As indicated above, the floating body effect is a significant drawback of SOI device structures. One approach to reduce floating body effects is to make the p/n junctions leaky. However, by making the junction leaky, particularly on drain side, the leakage current (and thus total power consumption) is significantly increased. Accordingly, in the exemplary embodiments described herein, a novel method is used to make asymmetric junctions with respect to the source and drain sides of the transistor by an angled ion implantation (I/I) or, alternatively, using both an angled I/I and a direct (vertical) I/I of dopant material. This is combined with using the properties of a different semiconductor material for the source/drain regions with respect to the body. One particularly advantageous combination is to use silicon germanium (SiGe) for the source/drain regions and silicon (Si) for the initial SOI layer that comprises the transistor body.
In particular, embedded SiGe (or eSiGe as known in the art) has been used in p-type MOSFETs (PFETs). Because SiGe has a lower bandgap than Si, this results in higher junction leakage current. Although the exemplary description presented below depicts a PFET device using P+ type dopants (e.g., boron), it should be understood that the principles discussed herein are equally applicable to NFETs, as well as to other semiconductor materials of different bandgaps.
Referring initially to
As further shown in
Referring now to
As indicated above, the substrate may then be subjected to either an angled dopant implant alone or a combination of vertical and angled dopant implants. In the latter case, either the vertical dopant implant or the angled dopant implant may be performed first. For purposes of illustration, the present example first depicts a vertical implant is shown in
In the exemplary embodiment depicted, the SiGe source/drain material 120 has a lower bandgap than the silicon body material 106. However, in the event different materials semiconductor are desired, the source and drain region locations may be reversed with respect to the location of the asymmetric p/n junctions. For example, if the body region material 106 were to have a lower bandgap than the source/drain material 120, then P+/N junction 124 (being in the lower bandgap material) would now represent the source side junction and the P+/N junction 122 (being in the higher bandgap material) would now represent the drain side junction.
Thus configured, the transistor device avoids the significant leakage through the drain side at high drain bias voltages, and injection of electrons into the body, while also having an adequate leakage junction on the source side for achieving floating body effect reduction.
While the invention has been described with reference to a preferred embodiment or embodiments, it will be understood by those skilled in the art that various changes may be made and equivalents may be substituted for elements thereof without departing from the scope of the invention. In addition, many modifications may be made to adapt a particular situation or material to the teachings of the invention without departing from the essential scope thereof. Therefore, it is intended that the invention not be limited to the particular embodiment disclosed as the best mode contemplated for carrying out this invention, but that the invention will include all embodiments falling within the scope of the appended claims.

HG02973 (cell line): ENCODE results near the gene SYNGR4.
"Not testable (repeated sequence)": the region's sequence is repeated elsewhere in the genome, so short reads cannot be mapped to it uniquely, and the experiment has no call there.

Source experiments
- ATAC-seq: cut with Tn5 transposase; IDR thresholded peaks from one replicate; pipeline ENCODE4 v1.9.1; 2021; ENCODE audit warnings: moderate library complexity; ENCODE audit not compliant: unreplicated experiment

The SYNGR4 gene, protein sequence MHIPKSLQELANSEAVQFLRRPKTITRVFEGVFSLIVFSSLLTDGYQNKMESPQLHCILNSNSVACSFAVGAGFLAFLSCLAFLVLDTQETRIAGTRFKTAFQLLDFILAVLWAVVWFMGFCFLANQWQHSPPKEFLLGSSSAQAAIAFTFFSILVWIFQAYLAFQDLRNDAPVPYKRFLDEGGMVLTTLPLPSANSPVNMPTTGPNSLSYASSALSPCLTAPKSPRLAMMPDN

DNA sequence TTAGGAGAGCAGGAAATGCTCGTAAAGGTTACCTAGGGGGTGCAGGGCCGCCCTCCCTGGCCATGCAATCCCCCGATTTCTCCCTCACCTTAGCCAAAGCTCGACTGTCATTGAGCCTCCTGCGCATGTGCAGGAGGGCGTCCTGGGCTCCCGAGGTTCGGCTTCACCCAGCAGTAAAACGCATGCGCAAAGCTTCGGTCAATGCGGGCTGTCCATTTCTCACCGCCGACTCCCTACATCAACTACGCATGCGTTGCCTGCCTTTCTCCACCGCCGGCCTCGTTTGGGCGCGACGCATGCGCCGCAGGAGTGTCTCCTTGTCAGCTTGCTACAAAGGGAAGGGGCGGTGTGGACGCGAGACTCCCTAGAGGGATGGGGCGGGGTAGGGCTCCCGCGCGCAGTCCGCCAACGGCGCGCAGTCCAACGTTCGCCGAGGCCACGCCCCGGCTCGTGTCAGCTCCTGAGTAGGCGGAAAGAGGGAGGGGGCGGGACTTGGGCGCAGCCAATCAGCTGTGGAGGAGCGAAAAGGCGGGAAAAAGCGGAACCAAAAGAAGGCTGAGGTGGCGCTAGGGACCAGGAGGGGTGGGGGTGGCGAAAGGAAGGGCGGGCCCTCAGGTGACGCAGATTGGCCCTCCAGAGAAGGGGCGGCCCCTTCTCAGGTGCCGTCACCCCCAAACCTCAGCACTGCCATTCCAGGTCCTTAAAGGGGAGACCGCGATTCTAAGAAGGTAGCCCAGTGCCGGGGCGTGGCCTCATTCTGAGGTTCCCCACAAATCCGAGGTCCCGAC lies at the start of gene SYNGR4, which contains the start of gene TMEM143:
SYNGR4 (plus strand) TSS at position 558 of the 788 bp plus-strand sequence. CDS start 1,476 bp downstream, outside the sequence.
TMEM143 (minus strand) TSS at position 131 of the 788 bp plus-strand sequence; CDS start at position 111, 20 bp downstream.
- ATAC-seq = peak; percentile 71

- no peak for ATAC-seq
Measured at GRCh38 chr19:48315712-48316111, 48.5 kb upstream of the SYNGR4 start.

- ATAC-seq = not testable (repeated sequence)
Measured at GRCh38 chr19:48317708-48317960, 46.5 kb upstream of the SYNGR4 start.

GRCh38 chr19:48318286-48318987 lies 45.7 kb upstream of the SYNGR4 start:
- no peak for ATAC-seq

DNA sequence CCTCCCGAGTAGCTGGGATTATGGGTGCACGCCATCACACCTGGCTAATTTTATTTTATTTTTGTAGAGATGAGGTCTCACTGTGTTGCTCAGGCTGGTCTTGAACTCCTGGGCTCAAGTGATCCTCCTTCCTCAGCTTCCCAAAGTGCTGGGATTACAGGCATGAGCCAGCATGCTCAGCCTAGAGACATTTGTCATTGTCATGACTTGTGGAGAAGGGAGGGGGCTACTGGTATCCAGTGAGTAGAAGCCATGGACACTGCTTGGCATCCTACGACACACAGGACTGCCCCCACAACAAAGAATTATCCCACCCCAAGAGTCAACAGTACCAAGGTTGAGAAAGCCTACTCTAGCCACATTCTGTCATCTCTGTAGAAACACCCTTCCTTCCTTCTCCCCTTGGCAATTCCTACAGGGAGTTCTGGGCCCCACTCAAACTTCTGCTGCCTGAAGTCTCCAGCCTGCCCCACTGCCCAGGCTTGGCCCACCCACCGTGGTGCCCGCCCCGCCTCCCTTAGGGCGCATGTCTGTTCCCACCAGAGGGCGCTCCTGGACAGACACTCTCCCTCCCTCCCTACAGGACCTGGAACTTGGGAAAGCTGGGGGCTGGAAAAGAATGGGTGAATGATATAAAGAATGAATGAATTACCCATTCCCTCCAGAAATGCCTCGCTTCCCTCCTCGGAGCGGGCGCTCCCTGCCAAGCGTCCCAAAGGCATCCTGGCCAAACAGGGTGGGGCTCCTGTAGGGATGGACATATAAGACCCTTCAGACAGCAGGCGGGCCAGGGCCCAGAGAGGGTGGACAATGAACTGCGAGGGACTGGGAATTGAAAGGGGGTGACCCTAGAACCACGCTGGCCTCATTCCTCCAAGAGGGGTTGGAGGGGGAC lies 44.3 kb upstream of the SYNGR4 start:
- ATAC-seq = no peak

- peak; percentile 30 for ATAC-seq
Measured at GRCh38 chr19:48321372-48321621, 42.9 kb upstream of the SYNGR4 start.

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|Citing Patent||Filing date||Publication date||Applicant||Title|
|US8299509 *||Apr 1, 2011||Oct 30, 2012||International Business Machines Corporation||Asymmetric source/drain junctions for low power silicon on insulator devices|
|US20110180852 *||Jul 28, 2011||International Business Machines Corporation||Asymmetric source/drain junctions for low power silicon on insulator devices|
|U.S. Classification||438/197, 438/141, 257/E21.127, 257/E21.051, 438/311, 438/186, 257/E21.147, 257/E21.32|
|International Classification||H01L21/336, H01L21/8234|
|Cooperative Classification||H01L21/26586, H01L29/0847, H01L29/66659, H01L29/7848, H01L29/165, H01L29/78|
|European Classification||H01L29/08E2, H01L21/265F, H01L29/78, H01L29/66M6T6F11H, H01L29/78R6|
|Mar 3, 2009||AS||Assignment|
Owner name: IBM CORPORATION, NEW YORK
Free format text: ASSIGNMENT OF ASSIGNORS INTEREST;ASSIGNORS:KIM, SEONG-DONG;LUO, ZHIJIONG;ZHU, HUILONG;SIGNING DATESFROM 20070227 TO 20090227;REEL/FRAME:022336/0912
|Nov 3, 2009||AS||Assignment|
Owner name: INTERNATIONAL BUSINESS MACHINES CORPORATION, NEW Y
Free format text: CORRECTIVE ASSIGNMENT TO CORRECT THE ASSIGNEE: IBM CORPORATION AND EXECUTION DATE FOR INVENTOR HUILONG ZHU: 02/27/2007 PREVIOUSLY RECORDED ON REEL 022336 FRAME 0912. ASSIGNOR(S) HEREBY CONFIRMS THE ASSIGNEE: INTERNATIONAL BUSINESS MACHINES CORPORATION AND EXECUTION DATE FOR INVENTOR HUILONG ZHU: 02/27/2009;ASSIGNORS:KIM, SEONG-DONG;LUO, ZHIJIONG;ZHU, HUILONG;REEL/FRAME:023463/0095
Effective date: 20090227
|Oct 10, 2014||FPAY||Fee payment|
Year of fee payment: 4